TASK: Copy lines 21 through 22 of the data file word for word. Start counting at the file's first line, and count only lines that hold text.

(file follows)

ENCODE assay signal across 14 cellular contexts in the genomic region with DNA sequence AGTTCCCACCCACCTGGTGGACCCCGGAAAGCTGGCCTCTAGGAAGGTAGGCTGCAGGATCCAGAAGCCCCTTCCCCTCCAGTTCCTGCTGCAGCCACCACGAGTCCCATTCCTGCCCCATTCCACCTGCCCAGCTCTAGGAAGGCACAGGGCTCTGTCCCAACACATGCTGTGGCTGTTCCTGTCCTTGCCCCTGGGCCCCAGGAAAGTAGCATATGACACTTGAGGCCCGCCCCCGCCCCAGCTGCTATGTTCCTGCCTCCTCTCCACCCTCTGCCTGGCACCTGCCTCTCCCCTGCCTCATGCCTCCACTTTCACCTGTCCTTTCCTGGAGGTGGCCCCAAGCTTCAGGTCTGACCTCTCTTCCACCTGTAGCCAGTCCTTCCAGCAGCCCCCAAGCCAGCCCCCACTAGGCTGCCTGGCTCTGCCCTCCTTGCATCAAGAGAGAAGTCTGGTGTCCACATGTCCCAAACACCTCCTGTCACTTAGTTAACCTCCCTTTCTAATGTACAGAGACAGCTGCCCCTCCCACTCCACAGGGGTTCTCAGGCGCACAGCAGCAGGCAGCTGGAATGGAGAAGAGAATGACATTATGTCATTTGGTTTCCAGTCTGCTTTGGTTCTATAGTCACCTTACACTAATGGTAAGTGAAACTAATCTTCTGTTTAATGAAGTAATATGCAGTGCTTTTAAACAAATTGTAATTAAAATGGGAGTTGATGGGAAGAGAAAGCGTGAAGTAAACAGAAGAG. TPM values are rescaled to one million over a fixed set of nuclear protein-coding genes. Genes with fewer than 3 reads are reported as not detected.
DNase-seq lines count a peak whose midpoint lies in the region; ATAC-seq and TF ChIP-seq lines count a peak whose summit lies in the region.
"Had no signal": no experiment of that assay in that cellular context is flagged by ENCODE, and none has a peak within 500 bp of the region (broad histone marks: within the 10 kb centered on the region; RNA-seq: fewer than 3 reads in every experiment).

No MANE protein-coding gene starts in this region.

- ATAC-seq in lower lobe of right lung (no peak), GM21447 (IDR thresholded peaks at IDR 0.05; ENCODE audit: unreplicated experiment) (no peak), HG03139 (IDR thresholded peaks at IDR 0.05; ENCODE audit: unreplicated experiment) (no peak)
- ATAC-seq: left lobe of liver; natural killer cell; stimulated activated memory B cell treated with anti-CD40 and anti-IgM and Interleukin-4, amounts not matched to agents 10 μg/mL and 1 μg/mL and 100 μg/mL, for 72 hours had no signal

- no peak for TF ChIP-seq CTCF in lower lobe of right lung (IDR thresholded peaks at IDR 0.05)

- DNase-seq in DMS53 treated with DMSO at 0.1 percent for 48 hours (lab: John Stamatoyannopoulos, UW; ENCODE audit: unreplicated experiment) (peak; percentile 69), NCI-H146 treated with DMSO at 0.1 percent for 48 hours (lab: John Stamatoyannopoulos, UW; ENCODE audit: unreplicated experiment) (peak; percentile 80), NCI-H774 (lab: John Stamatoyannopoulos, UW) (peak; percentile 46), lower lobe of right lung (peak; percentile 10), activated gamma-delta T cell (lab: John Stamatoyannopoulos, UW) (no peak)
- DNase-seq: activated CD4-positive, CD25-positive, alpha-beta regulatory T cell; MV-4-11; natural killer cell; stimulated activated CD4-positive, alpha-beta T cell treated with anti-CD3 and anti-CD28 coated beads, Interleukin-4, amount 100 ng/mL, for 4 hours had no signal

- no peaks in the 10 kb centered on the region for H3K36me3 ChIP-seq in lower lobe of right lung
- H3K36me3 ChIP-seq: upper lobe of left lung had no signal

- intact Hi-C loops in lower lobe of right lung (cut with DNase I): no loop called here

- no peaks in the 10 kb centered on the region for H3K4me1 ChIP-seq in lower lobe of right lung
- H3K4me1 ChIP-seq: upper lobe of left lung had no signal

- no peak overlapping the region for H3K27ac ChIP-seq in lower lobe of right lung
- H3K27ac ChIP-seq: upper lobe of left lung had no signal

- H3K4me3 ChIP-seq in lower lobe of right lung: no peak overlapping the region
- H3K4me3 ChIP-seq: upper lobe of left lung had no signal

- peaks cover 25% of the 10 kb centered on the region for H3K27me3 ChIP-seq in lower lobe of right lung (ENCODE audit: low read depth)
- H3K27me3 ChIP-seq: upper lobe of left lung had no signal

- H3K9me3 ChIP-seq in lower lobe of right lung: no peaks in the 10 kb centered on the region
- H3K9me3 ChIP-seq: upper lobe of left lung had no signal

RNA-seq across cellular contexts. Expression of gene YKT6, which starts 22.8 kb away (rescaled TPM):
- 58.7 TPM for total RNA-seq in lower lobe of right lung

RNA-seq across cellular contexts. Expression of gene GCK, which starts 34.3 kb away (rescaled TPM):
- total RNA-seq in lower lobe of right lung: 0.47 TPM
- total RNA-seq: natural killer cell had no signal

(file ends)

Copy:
- H3K9me3 ChIP-seq in lower lobe of right lung: no peaks in the 10 kb centered on the region
- H3K9me3 ChIP-seq: upper lobe of left lung had no signal